SONS OF LIBERTY by Adele Griffin

SONS OF LIBERTY

Age Range: 10 - 14
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KIRKUS REVIEW

 A knot-in-the-stomach of a good book, as true and real as any this year: Griffin (Split Just Right, p. 555, etc.), in her disturbing portraits of adults as authoritative, abusive, and ineffectual parents, casts a dark shadow over the story of two teenage brothers leaving the safety of childhood. Intelligent writing and thoughtfully drawn characters amplify the process of two boys wending their way through the complexities of family relationships that are often beyond the scope of their understanding. Rock, 13, is a history buff, an American Revolution aficionado who understands loyalty and conflict. Griffin cleverly draws parallels between the private family war of two sons rebelling against their regimented, fiercely controlling father, and the large-scale revolt of young colonies against the parent country. Rock's relationship with his brother Cliff is mostly intuitive, marked by petty jealousies and competitions as well as shining moments. As Cliff and Rock toy with the notion of escape, the suspense is exhausting; Rock's anguish is achingly realized, and the final outcome is no black- and-white happy ending, but a gray realm: They choose the temporary pain of breaking away in the half-uttered hope of finding a better life. It will make readers wince in discomfort, and long to know how it all turned out. (Fiction. 10-14)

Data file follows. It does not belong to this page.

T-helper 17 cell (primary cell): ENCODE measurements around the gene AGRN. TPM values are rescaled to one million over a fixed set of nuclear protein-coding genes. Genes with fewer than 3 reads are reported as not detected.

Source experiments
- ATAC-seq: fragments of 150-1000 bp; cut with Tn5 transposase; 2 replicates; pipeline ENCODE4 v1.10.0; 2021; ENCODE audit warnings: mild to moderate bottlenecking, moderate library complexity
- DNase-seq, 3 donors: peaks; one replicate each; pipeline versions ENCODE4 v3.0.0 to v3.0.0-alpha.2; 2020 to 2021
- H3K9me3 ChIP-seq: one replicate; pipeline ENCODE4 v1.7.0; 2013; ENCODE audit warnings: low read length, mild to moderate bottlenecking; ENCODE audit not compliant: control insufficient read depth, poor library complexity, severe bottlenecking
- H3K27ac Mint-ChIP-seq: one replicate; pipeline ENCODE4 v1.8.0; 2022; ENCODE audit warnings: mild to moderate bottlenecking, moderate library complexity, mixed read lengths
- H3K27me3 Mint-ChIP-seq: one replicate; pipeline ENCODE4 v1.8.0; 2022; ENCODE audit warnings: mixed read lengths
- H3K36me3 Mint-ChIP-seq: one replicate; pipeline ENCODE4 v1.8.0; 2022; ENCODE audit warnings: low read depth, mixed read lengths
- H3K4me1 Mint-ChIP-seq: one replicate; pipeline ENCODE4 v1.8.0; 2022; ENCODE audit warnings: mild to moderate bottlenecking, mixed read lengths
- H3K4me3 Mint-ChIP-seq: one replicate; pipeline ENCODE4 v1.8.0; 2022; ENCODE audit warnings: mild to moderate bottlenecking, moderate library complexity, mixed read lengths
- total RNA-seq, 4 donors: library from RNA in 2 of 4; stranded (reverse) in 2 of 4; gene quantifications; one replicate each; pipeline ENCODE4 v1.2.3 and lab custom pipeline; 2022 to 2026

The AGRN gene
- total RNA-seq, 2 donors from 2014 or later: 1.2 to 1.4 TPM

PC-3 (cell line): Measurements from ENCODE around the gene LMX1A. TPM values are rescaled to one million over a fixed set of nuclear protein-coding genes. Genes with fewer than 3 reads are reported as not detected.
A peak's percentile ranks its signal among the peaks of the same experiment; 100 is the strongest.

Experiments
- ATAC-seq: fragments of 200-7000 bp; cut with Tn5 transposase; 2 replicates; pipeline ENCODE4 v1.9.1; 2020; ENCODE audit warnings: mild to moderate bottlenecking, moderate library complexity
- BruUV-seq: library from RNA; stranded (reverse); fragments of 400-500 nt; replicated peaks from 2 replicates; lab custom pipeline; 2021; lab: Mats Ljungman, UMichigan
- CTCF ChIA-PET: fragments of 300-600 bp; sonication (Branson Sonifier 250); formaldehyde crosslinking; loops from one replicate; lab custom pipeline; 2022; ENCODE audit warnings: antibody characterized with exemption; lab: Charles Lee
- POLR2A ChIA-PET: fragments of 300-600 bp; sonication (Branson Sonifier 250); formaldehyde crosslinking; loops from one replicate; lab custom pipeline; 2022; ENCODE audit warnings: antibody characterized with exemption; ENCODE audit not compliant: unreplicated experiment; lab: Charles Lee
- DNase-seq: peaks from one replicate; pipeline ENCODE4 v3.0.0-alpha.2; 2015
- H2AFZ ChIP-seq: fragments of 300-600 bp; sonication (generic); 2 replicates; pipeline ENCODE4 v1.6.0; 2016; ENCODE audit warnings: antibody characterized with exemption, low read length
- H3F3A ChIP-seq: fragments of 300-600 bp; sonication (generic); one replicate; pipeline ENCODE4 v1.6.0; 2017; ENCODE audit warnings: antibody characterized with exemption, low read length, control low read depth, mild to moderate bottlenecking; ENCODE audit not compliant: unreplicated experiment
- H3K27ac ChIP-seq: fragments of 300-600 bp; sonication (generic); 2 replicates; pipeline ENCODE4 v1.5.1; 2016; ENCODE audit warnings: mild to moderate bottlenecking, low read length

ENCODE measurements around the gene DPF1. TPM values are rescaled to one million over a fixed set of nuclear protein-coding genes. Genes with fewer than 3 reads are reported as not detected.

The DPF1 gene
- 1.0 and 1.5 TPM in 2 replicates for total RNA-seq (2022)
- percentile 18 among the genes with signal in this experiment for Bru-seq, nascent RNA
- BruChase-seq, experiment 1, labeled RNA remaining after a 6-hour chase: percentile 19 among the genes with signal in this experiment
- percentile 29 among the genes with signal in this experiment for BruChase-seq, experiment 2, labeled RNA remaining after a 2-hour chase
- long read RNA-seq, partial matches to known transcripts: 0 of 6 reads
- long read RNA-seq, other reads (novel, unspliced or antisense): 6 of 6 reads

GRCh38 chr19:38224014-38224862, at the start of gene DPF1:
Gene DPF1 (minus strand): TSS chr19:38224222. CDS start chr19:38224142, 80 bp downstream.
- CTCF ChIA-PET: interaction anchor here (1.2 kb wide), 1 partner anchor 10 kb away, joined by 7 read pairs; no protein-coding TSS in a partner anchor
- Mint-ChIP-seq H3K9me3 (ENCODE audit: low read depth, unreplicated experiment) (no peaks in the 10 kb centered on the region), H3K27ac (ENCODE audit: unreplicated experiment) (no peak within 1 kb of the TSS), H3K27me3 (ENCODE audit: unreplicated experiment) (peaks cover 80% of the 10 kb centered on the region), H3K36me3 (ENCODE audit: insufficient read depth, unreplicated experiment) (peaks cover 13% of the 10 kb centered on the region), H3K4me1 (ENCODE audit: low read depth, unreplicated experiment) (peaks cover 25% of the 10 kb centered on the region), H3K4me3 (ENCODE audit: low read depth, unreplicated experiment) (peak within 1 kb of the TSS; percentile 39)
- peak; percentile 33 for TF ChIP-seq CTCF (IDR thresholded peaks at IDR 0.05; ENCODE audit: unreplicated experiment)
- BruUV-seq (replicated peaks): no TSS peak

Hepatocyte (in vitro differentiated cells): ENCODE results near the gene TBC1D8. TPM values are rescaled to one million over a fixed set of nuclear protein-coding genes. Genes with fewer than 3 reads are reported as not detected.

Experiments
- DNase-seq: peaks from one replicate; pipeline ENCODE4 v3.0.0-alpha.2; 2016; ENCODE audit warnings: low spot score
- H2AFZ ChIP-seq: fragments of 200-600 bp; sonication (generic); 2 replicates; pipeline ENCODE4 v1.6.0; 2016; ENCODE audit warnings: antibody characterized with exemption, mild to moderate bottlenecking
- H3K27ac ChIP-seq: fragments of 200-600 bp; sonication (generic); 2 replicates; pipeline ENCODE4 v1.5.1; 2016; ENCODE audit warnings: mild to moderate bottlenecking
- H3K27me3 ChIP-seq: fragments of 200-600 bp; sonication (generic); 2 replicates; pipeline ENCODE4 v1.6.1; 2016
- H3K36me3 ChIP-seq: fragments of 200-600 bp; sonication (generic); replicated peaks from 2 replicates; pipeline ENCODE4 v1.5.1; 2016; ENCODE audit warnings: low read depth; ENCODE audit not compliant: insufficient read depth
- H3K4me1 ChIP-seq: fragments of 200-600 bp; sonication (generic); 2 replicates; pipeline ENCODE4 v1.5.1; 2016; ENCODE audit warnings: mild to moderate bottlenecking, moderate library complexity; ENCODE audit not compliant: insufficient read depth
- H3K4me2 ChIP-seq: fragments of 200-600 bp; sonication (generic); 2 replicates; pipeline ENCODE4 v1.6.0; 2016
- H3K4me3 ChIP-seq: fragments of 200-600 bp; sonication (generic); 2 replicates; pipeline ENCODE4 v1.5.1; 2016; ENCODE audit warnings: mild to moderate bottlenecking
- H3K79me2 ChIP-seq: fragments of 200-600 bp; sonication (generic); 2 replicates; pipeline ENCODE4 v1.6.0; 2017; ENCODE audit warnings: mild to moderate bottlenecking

Pub Date: Sept. 1st, 1997
ISBN: 0-7868-0351-7
Page count: 186pp
Publisher: Hyperion
Review Posted Online:
Kirkus Reviews Issue: Aug. 15th, 1997




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